Classes and Objects

A most useful feature of Explain™ is its implementation of classes. An Explain class is a complex data type. The class describes how the data are stored, accessed, and modified. It is therefore more than just a storage location for the data. An object is a particular instance of a class. For example, Joe and Al are both GUYS. Joe and Al are two objects; GUYS is a class.

Classes and objects are features that Explain inherited from its Smalltalk grandparent. If you've never seen an object-oriented language, the concepts may seem strange. (In traditional languages data don't know how to modify or print themselves!) Once they master the ideas, most programmers find them easy to use and find they provide real advantages.

Let’s look at a quick example before getting into the details. Real experiments are a little more complicated than the one shown below.

class CURVE

cfunction New callin "CurveNew"

ifunction Run callin "CurveRun"

ifunction Printl callin "CurvePrintl"

 

class VRAMP

cfunction New callin "VrampNew"

license Signal callin "RampSignal"

 

function Main()

; Create a ramp generator

Sig = VRAMP.New("SIGNAL", Pstat, 1.0, 5.0, 0.010, 1.0)

 

; Specify the Signal for use with the Pstat object

Pstat.SetSignal(Signal)

 

; Create a curve to be run.

Crv = CURVE.New("CURVE", Pstat)

 

; Run the curve

Status = Crv.Run()

 

; Print the results to the output file

Crv.Printl()

Refer back to this script as we describe Classes and Objects.

Classes

Think of a class as a definition. It defines how objects of that class behave.

In the sample script , there are two classes, a CURVE class, and a VRAMP class. CURVE defines data-acquisition and display objects. When an experiment runs, data are stored in a CURVE object. A CURVE object displays itself on the screen as a real-time plot. A VRAMP object is a signal generator that scans applied voltage between two points.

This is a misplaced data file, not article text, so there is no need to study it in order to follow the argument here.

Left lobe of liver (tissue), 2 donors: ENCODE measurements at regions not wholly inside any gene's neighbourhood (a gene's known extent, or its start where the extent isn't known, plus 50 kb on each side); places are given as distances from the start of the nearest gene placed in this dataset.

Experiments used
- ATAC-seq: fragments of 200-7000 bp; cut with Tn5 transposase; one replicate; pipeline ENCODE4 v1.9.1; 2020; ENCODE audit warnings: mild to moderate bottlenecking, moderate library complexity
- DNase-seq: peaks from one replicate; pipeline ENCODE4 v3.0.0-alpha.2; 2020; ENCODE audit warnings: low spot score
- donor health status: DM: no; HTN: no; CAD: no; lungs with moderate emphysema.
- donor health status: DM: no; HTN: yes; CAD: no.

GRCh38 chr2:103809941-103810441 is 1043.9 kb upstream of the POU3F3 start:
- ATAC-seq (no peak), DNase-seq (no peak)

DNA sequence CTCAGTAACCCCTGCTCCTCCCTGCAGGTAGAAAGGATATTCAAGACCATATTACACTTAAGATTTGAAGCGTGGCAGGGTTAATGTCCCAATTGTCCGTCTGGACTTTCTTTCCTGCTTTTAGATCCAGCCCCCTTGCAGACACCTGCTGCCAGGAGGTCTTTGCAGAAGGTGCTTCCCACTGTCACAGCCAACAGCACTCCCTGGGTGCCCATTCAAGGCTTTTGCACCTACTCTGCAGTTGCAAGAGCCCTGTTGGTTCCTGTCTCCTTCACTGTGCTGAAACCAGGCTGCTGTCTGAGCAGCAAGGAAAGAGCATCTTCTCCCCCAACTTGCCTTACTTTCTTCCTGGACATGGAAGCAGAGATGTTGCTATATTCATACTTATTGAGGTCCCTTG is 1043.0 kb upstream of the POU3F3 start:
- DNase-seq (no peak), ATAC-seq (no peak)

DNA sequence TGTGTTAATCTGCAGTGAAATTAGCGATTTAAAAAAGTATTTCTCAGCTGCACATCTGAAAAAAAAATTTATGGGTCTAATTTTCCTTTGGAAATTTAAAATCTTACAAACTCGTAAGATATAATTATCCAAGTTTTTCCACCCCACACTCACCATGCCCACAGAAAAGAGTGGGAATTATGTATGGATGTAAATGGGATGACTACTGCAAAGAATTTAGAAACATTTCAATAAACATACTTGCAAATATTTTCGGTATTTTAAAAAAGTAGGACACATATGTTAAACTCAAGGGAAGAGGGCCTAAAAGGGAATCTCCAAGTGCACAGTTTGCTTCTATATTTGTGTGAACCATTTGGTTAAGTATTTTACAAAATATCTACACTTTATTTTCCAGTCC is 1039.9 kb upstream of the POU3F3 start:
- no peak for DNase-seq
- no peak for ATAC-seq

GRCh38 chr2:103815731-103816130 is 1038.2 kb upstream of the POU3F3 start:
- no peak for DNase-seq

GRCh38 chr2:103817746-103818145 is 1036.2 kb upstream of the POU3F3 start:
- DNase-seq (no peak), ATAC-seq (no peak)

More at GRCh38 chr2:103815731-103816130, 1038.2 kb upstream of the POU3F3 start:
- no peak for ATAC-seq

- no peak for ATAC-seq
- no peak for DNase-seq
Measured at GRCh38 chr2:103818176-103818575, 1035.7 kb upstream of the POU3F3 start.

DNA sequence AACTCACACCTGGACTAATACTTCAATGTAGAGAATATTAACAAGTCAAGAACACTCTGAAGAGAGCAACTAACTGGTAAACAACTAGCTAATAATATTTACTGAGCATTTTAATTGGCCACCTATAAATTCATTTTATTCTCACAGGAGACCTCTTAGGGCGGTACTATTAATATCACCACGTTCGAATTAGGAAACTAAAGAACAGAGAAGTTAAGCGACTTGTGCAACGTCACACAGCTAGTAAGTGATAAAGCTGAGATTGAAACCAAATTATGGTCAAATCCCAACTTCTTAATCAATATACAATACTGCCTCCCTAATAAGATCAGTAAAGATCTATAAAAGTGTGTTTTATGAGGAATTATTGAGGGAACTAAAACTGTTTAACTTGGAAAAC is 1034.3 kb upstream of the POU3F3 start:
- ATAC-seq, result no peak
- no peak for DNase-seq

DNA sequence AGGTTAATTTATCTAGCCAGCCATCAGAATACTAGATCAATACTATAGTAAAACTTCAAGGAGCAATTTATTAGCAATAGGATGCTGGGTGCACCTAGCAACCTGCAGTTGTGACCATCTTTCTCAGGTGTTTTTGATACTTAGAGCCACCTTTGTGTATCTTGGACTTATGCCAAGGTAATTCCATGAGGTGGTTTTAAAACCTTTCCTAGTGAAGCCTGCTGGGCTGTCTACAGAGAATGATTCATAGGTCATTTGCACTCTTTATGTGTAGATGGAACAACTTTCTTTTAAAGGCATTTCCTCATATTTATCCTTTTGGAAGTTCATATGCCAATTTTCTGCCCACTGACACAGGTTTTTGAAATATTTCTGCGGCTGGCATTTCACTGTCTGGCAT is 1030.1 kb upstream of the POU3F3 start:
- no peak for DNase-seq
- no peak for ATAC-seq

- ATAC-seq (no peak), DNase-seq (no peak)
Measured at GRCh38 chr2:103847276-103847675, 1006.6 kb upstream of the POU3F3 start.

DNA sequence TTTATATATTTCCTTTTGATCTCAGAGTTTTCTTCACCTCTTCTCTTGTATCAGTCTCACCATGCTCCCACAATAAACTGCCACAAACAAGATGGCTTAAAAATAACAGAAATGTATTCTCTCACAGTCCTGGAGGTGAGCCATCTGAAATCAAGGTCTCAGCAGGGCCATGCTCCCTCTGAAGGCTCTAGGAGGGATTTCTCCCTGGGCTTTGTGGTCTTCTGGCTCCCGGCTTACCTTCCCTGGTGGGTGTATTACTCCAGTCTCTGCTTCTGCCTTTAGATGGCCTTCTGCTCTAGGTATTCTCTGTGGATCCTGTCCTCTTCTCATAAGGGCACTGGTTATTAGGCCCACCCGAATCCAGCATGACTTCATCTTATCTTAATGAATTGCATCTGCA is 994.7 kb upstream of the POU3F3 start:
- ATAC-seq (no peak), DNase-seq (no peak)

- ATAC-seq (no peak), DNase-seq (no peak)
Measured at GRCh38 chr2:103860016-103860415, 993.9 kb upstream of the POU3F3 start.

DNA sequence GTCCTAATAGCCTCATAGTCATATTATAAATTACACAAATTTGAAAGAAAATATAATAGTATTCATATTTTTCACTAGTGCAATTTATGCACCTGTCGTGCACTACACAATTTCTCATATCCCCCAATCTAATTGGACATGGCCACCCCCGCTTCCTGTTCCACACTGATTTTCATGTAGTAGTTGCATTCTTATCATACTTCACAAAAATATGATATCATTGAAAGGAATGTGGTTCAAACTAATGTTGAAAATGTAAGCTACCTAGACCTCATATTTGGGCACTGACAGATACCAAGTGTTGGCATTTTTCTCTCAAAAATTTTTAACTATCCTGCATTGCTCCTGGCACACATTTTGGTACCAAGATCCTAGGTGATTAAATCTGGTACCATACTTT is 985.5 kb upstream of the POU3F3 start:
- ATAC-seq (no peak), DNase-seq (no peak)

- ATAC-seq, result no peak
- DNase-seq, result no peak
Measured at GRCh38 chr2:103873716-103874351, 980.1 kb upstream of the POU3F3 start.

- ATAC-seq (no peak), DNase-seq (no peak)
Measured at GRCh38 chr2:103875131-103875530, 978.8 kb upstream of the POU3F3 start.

Each class has a list of functions which can be applied either to the class or to objects created from the class. You won't see the actual data layout as you would in a C-language structure or Pascal Record. That information is hidden. You can only see the various functions used to create or access the object. You must rely on these functions to either modify an object or access values within it.

There are three types of functions contained in a class:

These are indicated by the keywords cfunction, ifunction, and license, respectively. Each of these is discussed in its corresponding topic section.

Objects

The actual item which is created and manipulated is an object. Each object is created as an instance of a specific class. In Explain, we don't have objects defined by more than one class. Objects have areas of storage assigned to them. They have a specific lifetime which we describe in other help sections.